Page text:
The rise of paywalled podcasts
An increasing number of publishers are putting podcasts behind some form of paywall. For example, Slate which was one of the earliest media companies to get into podcasting, introduced its membership product Slate Plus in 2014. It includes benefits like discounted tickets to live events, and access to web-only content and certain podcasts.
By late 2019, Slate Plus had 50,000 subscribers paying $60 a year which equals $3M. According to the publisher, 70% of the Slate Plus members joined to access the podcasts, which means they are responsible for $2.1M of the $3M.
However, charging for podcasts can be challenging. Popular podcast directories, including the dominant Apple Podcasts, do not offer podcasters a paid subscription option.
“The reason paywalled podcasts haven’t yet been fully exploited by publishers is because the usual podcast distribution tech doesn’t support it very well,” Evans told Digiday.
“You either have to put your podcasts on your own app, so people can’t use their own chosen player, or you have to do a weird secret RSS feed workaround, which isn’t very user-friendly and can be easily pirated,” he added.
The FIPP report suggests three workarounds to this problem. Publishers can:
- Create their own hosting platform. It can channel subscribers through the publication’s app or web page instead of a distributor like Apple. Slate did it, and now markets the platform to other podcasters.
- Use distribution platforms that allow them to charge for accessing podcasts. These include Patreon or Stitcher which allow publishers to ask for donations to access a podcast, or to special subscriber-only episodes of an otherwise free podcast.
The US-based political and humor podcast Chapo Trap House uses Patreon and generates $145,000 per month in subscription revenue.
- Put their podcast on a Netflix-like platform like Luminary. These are third-party podcast apps that charge listeners a flat fee for monthly access to a limited or unlimited number of premium podcasts in their library.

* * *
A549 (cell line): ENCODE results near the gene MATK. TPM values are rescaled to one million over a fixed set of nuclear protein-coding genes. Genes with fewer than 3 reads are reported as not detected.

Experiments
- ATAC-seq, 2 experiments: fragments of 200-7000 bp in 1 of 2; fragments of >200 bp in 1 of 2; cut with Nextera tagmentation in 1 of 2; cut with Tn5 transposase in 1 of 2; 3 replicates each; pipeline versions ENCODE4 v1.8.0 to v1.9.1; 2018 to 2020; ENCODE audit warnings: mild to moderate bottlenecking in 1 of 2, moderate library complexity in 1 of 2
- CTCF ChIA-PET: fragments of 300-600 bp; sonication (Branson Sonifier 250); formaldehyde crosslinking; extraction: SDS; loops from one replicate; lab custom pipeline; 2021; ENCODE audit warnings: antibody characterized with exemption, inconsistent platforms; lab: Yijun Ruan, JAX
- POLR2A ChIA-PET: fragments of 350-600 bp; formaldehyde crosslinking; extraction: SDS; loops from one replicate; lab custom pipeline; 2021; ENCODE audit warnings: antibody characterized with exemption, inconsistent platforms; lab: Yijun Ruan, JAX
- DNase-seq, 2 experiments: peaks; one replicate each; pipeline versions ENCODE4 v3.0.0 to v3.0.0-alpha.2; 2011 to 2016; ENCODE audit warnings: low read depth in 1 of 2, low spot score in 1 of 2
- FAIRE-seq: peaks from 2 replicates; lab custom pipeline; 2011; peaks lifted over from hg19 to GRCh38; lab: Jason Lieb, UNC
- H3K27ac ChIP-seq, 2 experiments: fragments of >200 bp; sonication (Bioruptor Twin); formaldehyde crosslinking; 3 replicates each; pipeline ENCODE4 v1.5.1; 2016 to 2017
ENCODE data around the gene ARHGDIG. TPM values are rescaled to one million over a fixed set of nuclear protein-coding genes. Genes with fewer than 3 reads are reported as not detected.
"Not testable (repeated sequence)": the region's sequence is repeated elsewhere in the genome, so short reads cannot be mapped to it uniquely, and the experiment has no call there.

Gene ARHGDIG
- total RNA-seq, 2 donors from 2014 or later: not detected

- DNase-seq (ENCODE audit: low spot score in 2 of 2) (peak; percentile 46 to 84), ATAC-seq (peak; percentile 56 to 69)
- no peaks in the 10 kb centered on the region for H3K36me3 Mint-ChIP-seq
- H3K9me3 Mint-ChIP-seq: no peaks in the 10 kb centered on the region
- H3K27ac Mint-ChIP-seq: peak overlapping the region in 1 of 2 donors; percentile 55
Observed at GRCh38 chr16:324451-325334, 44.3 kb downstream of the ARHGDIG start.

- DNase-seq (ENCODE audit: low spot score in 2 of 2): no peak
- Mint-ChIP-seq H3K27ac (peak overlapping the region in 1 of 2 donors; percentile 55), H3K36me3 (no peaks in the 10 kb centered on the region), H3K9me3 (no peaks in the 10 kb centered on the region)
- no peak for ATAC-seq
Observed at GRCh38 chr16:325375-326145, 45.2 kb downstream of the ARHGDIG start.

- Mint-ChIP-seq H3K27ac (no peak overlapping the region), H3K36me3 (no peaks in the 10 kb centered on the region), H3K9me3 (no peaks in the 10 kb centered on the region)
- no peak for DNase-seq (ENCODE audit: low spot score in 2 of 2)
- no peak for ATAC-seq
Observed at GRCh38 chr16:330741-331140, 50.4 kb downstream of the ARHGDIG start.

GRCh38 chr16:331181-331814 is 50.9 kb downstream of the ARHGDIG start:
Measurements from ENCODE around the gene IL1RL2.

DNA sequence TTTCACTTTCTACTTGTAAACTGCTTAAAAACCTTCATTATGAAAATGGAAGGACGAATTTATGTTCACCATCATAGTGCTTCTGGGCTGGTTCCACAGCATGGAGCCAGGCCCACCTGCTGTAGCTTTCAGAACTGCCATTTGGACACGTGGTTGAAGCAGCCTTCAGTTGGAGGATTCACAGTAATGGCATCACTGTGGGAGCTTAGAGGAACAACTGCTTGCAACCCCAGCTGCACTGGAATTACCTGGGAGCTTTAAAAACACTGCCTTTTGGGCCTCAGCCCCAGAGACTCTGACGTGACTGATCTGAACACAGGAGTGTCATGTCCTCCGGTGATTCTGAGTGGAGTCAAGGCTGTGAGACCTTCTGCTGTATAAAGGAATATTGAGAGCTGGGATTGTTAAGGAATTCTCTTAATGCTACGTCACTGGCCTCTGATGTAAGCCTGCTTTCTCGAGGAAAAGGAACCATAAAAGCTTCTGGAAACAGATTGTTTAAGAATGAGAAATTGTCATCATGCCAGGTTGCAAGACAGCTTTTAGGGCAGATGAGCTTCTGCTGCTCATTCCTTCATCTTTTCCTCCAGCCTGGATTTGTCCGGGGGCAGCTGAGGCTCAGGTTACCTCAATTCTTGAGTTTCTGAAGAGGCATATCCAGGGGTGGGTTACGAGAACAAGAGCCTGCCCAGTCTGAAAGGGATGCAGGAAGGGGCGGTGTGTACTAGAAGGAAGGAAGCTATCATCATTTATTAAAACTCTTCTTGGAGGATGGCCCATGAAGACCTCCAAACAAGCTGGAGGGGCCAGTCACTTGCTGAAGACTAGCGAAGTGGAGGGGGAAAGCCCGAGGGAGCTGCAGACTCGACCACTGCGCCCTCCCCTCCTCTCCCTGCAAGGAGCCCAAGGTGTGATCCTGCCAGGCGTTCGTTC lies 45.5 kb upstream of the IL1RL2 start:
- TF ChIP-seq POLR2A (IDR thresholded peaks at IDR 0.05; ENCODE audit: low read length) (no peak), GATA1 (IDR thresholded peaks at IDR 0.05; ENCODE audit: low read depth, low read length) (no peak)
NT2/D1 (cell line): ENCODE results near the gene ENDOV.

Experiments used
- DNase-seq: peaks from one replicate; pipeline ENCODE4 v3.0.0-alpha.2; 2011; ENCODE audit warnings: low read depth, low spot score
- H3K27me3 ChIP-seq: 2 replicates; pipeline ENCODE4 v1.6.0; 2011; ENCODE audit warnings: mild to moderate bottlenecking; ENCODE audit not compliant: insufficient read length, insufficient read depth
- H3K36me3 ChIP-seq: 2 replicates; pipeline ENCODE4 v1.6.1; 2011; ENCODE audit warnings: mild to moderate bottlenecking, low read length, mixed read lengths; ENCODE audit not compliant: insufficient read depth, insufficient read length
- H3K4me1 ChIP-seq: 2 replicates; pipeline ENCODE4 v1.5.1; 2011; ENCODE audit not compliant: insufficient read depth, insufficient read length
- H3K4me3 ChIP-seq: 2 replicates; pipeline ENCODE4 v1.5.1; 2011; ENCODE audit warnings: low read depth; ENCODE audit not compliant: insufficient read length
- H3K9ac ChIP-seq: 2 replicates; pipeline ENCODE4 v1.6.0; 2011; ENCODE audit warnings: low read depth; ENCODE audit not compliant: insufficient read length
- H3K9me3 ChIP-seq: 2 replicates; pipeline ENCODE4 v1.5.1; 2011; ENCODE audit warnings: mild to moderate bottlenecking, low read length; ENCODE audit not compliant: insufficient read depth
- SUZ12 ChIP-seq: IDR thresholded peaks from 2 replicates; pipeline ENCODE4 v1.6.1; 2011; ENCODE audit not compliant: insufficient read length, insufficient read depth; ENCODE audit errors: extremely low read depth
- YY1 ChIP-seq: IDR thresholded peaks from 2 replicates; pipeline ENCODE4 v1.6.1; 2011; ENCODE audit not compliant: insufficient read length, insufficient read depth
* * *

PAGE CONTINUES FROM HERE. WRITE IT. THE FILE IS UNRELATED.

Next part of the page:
Publishers like The Ringer, Pineapple Street Media and New York magazine have listed their shows on Luminary.
While advertising, subscriptions and memberships are the popular revenue models for podcasting used by publishers, they are not the only ones.
There are quite a few other ways to generate revenue from podcasting. They include:
- Virtual summits
- Influencer relationships/joint ventures
- Online courses
- Coaching and consulting
- Affiliate marketing
- Brand extensions (selling own stuff)
- Repackaging content (for example into books)
- Paid public speaking
- Live events
- Paid apps
- Intellectual property (podcasts are getting turned into TV shows)
“It’s just getting started”
The report explores these models, and dives deep and wide into how publishers can turn podcasts into a meaningful and long-term source of revenue.
Podcasts are not the be-all and end-all solution, but they could be a very important arrow in your quiver of revenue models.John Wilpers, Author, FIPP’s Innovation in Media 2019-2020 World Report
Wilpers quotes Chartable Co-Founder and CEO, Dave Zohrob, who wrote in a 2019 blog post, “Our current Golden Age of Television started eighty years after the invention of TV, and a decade after the invention of the Web. And despite some dire warnings, the trend in more and better TV programming has yet to slow.
“In comparison, the Golden Age of Podcasts only took 15 years since the invention of the medium, and it’s just getting started.”
The full report is available for download from FIPP:
Innovation in Media 2019-2020 World Report
FIPP is organizing a webinar today, 16th of April. It will be hosted by FIPP President and CEO, James Hewes and will have John Wilpers talking about key innovations included in the report. He will also touch upon how they may help overcome the current and short-term industry challenges.
Some of the topics to be covered include recruiting and retaining talent, innovative monetization models, how to get creative, what makes for good journalism, and more.
Here’s the link to the webinar: https://zoom.us/webinar/register/9515859171174/WN_wdqPWBDPT0euug_P41i5sg
It takes place today, 16 April 2020, at:
- 9 AM Eastern Time
- 2 PM British Summer Time
- 3 PM Central European Time
- 6:30 PM Indian Standard Time